AIDS patients suffering from debilitating nerve pain got as much or more relief by smoking marijuana as they would typically get from prescription drugs -- and with fewer side effects -- according to a study conducted under rigorously controlled conditions with government-grown pot.

In a five-day study performed in a specially ventilated hospital ward where patients smoked three marijuana cigarettes a day, more than half the participants tallied significant reductions in pain.

By contrast, less than one-quarter of those who smoked "placebo" pot, which had its primary psychoactive ingredients removed, reported benefits, as measured by subjective pain reports and standardized neurological tests.

The White House belittled the study as "a smoke screen," short on proof of efficacy and flawed because it did not consider the health impacts of inhaling smoke.

But other doctors and advocates of marijuana policy reform said the findings, in today's issue of the journal Neurology, offer powerful evidence that the Drug Enforcement Administration's classification of cannabis as having "no currently accepted medical use" is outdated.

"This should be a wake-up call for Congress to hold hearings to investigate the therapeutic use of cannabis and to encourage more research," said Barbara T. Roberts, a former interim associate deputy director in the White House Office of National Drug Control Policy, now with Americans for Safe Access, which promotes access to marijuana for therapies and research.

Countless anecdotal reports have suggested that smoking marijuana can help relieve the pain, nausea and muscular spasticity that often accompany cancer, AIDS, multiple sclerosis and other ailments. But few well-controlled studies have been conducted.

The new study enrolled 50 AIDS patients with severe foot pain caused by their disease or by the medicines they take.

The team first measured baseline pain, both subjectively (patients ranked their pain on a scale of 1 to 100) and with two standardized tests, one involving a small hot iron held to the skin and another involving hot chili pepper cream.

Then, for five days, patients lit up at 8 a.m., 2 p.m. and 8 p.m. using a calibrated puff method that calls for inhaling for five seconds, holding one's breath for 10, then waiting 45 seconds before the next.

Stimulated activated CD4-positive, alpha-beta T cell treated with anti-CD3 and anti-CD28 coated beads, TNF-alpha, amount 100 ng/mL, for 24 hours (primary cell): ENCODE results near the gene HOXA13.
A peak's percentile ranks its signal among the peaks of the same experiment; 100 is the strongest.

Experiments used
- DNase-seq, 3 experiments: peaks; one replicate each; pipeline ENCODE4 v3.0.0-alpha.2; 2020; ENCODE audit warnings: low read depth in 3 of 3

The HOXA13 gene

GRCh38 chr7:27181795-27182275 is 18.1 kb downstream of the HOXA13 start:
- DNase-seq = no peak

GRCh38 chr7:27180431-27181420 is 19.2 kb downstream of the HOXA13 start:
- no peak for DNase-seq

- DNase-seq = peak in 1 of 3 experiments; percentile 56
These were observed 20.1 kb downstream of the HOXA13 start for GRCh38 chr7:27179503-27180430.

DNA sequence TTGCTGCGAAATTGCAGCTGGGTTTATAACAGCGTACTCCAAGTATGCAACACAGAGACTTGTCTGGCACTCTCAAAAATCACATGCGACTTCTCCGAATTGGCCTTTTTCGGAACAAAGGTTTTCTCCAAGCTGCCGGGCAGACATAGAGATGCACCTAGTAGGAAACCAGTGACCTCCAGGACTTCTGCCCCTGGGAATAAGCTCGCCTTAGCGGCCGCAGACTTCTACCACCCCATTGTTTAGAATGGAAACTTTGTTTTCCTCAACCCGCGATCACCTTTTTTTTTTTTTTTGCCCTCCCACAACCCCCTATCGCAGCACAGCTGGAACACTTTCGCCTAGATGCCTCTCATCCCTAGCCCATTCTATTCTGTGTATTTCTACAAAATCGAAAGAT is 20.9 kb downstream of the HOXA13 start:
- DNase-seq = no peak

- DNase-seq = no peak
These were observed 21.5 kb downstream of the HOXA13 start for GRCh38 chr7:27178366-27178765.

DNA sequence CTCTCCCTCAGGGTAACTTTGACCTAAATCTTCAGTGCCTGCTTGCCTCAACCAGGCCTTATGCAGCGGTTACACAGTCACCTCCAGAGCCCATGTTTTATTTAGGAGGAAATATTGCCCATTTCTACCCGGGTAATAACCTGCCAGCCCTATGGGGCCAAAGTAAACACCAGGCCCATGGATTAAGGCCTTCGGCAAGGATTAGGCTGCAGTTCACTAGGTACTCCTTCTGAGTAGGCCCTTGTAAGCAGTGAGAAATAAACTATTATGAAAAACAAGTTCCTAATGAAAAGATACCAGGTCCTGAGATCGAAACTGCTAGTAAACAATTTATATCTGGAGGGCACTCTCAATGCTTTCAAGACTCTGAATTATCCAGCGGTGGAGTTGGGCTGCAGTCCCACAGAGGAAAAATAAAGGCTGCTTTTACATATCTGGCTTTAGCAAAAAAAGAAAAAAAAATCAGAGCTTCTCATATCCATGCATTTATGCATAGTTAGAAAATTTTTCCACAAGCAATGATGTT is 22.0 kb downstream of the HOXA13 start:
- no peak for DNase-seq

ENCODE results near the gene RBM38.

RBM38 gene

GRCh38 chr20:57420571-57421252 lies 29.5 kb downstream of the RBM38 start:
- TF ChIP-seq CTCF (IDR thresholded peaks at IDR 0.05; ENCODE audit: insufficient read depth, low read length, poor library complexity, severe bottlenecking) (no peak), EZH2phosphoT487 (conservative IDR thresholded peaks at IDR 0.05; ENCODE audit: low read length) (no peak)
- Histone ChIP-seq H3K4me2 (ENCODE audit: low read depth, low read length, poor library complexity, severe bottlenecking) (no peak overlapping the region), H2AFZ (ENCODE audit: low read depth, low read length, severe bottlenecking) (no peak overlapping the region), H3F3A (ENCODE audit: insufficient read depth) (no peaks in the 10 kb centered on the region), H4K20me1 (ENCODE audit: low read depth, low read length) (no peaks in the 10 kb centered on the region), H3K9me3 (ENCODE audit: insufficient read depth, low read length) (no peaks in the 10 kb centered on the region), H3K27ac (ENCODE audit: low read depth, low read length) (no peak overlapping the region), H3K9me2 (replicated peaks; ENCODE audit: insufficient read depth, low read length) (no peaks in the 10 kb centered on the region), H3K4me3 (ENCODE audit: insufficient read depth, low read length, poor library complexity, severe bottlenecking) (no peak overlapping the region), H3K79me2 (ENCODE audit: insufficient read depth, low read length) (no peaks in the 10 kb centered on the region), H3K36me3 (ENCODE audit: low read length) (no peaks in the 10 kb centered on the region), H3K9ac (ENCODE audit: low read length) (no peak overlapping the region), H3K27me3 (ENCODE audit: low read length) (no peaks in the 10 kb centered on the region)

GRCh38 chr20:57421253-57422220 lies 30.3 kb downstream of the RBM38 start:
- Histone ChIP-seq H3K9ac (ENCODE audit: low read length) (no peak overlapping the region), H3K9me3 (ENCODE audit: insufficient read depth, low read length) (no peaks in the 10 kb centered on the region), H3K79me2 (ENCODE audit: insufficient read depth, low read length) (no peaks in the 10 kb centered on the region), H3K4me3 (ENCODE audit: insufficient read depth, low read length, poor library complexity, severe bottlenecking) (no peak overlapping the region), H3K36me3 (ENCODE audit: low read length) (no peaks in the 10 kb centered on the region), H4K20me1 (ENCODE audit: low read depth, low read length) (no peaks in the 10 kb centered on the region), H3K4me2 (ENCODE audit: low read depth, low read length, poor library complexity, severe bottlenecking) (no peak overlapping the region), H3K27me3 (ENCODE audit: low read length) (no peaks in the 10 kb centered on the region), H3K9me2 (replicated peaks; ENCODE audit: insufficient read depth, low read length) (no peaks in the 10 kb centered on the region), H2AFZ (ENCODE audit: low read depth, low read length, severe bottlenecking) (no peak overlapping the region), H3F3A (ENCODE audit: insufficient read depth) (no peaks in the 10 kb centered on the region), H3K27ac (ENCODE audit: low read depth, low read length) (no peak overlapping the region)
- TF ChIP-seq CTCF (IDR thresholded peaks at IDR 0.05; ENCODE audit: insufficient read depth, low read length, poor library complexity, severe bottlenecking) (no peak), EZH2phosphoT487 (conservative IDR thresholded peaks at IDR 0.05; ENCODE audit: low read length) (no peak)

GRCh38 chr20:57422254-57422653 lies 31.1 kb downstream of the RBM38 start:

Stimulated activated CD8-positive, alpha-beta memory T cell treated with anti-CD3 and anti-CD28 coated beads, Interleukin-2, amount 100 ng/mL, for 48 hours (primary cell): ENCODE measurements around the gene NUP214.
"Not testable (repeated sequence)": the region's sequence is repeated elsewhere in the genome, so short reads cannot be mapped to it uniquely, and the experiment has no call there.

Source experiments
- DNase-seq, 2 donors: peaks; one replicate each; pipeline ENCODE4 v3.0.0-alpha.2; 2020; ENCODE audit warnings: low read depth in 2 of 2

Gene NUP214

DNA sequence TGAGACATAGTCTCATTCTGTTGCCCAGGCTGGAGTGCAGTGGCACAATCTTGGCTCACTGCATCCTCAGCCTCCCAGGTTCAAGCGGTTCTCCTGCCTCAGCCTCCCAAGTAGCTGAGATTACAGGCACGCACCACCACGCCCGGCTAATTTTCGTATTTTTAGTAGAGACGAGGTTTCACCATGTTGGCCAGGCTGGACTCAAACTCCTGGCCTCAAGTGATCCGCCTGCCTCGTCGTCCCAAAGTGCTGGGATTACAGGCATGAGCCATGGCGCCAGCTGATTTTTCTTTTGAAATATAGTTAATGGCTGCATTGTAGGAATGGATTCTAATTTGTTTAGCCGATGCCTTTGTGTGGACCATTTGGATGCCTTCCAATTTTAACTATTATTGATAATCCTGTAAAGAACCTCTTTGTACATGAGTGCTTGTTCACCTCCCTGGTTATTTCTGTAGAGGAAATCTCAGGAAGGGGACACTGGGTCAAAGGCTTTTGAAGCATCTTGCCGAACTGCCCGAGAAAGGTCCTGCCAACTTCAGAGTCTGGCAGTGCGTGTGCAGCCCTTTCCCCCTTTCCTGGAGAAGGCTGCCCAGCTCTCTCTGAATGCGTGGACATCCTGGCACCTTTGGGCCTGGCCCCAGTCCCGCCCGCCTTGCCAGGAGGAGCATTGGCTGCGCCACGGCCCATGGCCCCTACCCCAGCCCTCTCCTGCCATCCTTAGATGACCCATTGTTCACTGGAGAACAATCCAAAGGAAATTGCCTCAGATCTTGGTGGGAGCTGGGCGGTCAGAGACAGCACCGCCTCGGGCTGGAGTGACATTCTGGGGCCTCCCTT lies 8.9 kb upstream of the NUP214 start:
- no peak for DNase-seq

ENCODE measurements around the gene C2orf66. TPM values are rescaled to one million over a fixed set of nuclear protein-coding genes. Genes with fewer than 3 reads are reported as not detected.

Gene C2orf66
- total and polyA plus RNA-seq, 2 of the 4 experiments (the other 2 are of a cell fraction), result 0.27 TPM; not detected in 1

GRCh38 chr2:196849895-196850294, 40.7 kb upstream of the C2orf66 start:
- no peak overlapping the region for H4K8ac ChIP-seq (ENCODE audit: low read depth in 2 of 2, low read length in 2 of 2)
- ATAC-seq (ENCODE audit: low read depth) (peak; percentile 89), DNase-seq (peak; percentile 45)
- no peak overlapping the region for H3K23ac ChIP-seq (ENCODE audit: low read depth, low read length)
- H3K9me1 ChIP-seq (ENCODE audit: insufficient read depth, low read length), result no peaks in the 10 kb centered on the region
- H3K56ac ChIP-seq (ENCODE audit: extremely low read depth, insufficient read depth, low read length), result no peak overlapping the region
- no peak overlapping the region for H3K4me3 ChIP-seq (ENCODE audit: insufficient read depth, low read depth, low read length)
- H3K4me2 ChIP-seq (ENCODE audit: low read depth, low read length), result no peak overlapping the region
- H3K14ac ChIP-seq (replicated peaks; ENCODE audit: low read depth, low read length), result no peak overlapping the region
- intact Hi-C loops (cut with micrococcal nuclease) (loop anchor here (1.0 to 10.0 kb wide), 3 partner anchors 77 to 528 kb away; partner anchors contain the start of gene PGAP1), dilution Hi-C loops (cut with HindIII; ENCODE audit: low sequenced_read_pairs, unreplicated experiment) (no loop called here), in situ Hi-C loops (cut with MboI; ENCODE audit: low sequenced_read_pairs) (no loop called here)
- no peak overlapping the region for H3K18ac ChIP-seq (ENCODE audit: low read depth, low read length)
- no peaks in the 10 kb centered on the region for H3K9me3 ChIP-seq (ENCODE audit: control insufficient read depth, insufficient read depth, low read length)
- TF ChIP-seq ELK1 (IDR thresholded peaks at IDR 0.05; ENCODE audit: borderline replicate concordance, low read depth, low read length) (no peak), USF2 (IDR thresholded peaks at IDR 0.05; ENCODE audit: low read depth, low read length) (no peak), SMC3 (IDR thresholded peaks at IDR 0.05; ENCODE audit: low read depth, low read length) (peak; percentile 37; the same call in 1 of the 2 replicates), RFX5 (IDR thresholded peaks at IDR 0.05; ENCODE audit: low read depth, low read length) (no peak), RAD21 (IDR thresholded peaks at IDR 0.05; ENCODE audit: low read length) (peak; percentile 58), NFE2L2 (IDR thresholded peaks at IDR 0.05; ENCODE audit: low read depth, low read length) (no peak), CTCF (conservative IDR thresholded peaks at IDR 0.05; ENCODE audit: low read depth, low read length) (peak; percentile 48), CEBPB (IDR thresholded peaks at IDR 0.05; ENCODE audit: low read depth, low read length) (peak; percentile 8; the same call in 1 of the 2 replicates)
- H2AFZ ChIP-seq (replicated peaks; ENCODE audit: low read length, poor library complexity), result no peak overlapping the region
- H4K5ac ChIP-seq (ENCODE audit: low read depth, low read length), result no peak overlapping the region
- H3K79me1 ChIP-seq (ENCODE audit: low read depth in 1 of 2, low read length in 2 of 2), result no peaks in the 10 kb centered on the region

The cigarettes were kept frozen and locked in a safe, then thawed and humidified one day before use. Cigarette butts and other debris were collected, weighed and returned to the safe to ensure no diversion for recreational purposes.

Grown on the government's official pot farm in Mississippi, the drug was about one-quarter the potency of quality street marijuana. The inactive version was chemically cleansed of cannabinoids, the drug's main active ingredients.

"It smelled like and looked like" normal marijuana, said study leader Donald I. Abrams, a physician at San Francisco General Hospital, where the smoking ward was located. Like the patients, Abrams was not told who had the active pot until the study was over.

Thirteen of 25 patients who smoked the regular marijuana achieved pain reduction of at least 30 percent, compared with six of 25 who smoked placebo pot. The average pain reduction for the real cannabis was 34 percent, compared with17 percent for the placebo.

Opioids and other pills can reduce nerve pain by 20 to 30 percent but can cause drowsiness and confusion, Abrams said. And many patients complain that a prescription version of pot's main ingredient in pill form does not work for them.

That was true for Diana Dodson, 50, who received an AIDS diagnosis in 1997 after a blood transfusion.

"I have so many layers of pain I can hardly walk," said Dodson, who was in the new study. Prescription drugs made her feel worse. "But inhaled cannabis works," she said.

Patients in the study -- all of whom had smoked pot previously -- reported no notable side effects, though the researchers acknowledged that people unfamiliar with the drug may not fare as well.

Igor Grant, director of the University of California Center for Medicinal Cannabis Research, which funded the research, said the study was probably the best-designed U.S. test of marijuana's medical potential in decades. He called the results "highly believable."

But David Murray, chief scientist at the White House Office of National Drug Control Policy, called the findings "not particularly persuasive." The study was relatively small, he said, and it is likely that those who received the real pot were aware of that, introducing a bias of expected efficacy.